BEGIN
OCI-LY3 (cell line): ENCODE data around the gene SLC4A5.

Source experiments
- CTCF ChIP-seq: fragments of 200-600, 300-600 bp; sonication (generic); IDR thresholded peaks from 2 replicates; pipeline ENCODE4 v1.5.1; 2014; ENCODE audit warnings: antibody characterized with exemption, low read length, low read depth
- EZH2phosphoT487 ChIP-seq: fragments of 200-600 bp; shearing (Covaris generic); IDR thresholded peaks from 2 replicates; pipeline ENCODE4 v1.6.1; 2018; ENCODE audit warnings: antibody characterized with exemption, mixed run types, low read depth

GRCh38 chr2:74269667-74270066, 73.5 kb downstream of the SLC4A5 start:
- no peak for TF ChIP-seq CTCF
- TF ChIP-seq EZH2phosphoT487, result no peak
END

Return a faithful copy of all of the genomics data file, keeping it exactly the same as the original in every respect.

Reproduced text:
OCI-LY3 (cell line): ENCODE data around the gene SLC4A5.

Source experiments
- CTCF ChIP-seq: fragments of 200-600, 300-600 bp; sonication (generic); IDR thresholded peaks from 2 replicates; pipeline ENCODE4 v1.5.1; 2014; ENCODE audit warnings: antibody characterized with exemption, low read length, low read depth
- EZH2phosphoT487 ChIP-seq: fragments of 200-600 bp; shearing (Covaris generic); IDR thresholded peaks from 2 replicates; pipeline ENCODE4 v1.6.1; 2018; ENCODE audit warnings: antibody characterized with exemption, mixed run types, low read depth

GRCh38 chr2:74269667-74270066, 73.5 kb downstream of the SLC4A5 start:
- no peak for TF ChIP-seq CTCF
- TF ChIP-seq EZH2phosphoT487, result no peak